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Farmers from Eastern Caribbean States attend ‘meat’ workshop

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A regional two-day training workshop for the Eastern Caribbean States (ECS) on Small Ruminant Meat Fabrication, Value Added Products and Marketing is being held in St Vincent and the Grenadines.

This training workshop, which will end today, is a key activity under the APP, which is a programme supported by the European Union (EU) under the 10th European Development Fund (EDF).{{more}}

During the expert-led workshop sessions, butchers, meat processors and farmers from Eastern Caribbean States, including women and youth, will be equipped with the important knowledge, techniques and practical skills required to properly process sheep and goats before they go to the public market.

Participants will receive an overview of meat science and discuss the importance of proper slaughtering and handling procedures, including the generic and specific meat handing principles purported by the Hazard Analysis Critical Control Point (HACCP) system. HACCP is a process control system that identifies where hazards might occur in the food production process and then puts actions in place to prevent those hazards from occurring.

A master butcher will carry out practical sessions with attendees that address safe and efficient butchering; the preparation of different cuts; and the creation of end products, such as ham, black pudding and burgers. Attractive labelling and labelling requirements, as well as suitable and safe packaging methods and effective marketing will also be discussed.

The overall goals of the workshop are to teach producers and processors how to carry out safe food handling practices and how to get more income per animal, by creating specialty cuts and value added products. With better cuts and additional products, producers can earn almost double the income from one animal.

There are over six million sheep and goats being raised on farms across the Caribbean and meat from these small ruminants is a highly desirable commodity. From shoulders, shanks and loin chops to burgers, sausages and black pudding, there are a lot of nutritious and delicious options being prepared from small ruminants for Caribbean dinner tables. As such, during the farm to table process, safe and proper handling of these meats for human consumption is of utmost importance.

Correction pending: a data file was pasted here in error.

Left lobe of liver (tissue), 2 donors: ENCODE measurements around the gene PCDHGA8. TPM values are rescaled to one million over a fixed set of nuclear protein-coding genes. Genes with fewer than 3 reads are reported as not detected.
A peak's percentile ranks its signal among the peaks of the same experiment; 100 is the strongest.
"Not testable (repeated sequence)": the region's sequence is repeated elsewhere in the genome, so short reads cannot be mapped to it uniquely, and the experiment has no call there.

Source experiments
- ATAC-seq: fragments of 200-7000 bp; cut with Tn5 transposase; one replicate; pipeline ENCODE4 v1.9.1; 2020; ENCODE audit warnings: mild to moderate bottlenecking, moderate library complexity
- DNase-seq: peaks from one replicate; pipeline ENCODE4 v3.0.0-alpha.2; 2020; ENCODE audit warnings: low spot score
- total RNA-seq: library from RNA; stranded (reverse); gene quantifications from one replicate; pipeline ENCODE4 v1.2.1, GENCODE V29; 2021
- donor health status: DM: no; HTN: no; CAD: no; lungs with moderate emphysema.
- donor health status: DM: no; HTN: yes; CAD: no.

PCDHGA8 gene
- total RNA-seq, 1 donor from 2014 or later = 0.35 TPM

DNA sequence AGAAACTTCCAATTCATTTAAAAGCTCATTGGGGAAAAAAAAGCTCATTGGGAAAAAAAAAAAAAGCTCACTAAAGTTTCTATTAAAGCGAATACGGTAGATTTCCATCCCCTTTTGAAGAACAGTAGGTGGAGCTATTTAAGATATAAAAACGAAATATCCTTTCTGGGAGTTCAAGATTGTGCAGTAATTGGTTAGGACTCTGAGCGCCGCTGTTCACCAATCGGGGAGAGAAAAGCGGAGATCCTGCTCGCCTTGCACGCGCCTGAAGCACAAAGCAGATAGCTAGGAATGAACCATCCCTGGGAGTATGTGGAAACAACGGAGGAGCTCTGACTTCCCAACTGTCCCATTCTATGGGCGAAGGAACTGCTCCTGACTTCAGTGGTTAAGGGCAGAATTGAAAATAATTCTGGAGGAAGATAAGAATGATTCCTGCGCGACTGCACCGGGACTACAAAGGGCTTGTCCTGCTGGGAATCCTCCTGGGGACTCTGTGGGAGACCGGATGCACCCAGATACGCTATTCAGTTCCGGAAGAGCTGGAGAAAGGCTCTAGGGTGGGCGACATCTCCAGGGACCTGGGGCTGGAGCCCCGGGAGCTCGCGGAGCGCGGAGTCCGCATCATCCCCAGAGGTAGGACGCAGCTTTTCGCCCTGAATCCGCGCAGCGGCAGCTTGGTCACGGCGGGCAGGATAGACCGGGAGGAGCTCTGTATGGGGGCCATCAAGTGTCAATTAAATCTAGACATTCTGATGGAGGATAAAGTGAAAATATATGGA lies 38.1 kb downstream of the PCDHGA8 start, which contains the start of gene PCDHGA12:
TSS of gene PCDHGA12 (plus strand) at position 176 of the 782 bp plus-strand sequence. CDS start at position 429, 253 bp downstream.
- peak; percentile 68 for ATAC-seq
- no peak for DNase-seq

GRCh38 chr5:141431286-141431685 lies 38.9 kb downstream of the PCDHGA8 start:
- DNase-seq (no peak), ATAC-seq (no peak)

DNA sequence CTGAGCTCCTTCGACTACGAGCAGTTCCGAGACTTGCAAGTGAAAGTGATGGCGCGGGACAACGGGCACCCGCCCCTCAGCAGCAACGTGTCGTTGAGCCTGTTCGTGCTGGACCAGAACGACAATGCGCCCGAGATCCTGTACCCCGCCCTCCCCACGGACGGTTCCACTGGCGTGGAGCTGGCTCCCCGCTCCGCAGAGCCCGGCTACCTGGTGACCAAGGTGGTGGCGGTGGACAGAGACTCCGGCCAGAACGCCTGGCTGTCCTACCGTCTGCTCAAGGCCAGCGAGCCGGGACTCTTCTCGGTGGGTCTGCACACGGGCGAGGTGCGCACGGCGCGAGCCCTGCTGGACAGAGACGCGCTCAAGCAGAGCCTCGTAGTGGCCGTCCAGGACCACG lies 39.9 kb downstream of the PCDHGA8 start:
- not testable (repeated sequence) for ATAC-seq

It is estimated that as much as 75 per cent of meat from small ruminants in the Caribbean is processed in unofficial butcheries. This practice can lead to unsafe food handling practices and that risk needs to be addressed. As noted on the Caribbean Agribusiness website there is also a need for other improvements in the industry, including an upgrade of the systems used for slaughtering, meat handling and waste disposal, standardization and grading of meats, along with adequate labelling, an improvement in cuts and quality, and enhanced product presentation to support better marketing.

Richard Rampersaud is a technical coordinator with the Caribbean Agricultural Research and Development Institute (CARDI), working on the Caribbean Action under the Agriculture Policy Programme (APP). “The ECS small ruminant industry is small”, he says, “but has a lot of potential for expansion, contribution to food security, economic development and poverty alleviation.”

As noted by Mr Rampersaud, almost half of the goat meat and more than half of the sheep meat consumed in the ECS is imported, even from as far away as New Zealand. Productivity must be increased in order to compete with such extra-regional imports. Perhaps with the additional training and earnings from new cuts and products, Caribbean farmers will respond by investing in larger herds, bringing about increased production in the region, and more safe and local food for Caribbean tables.

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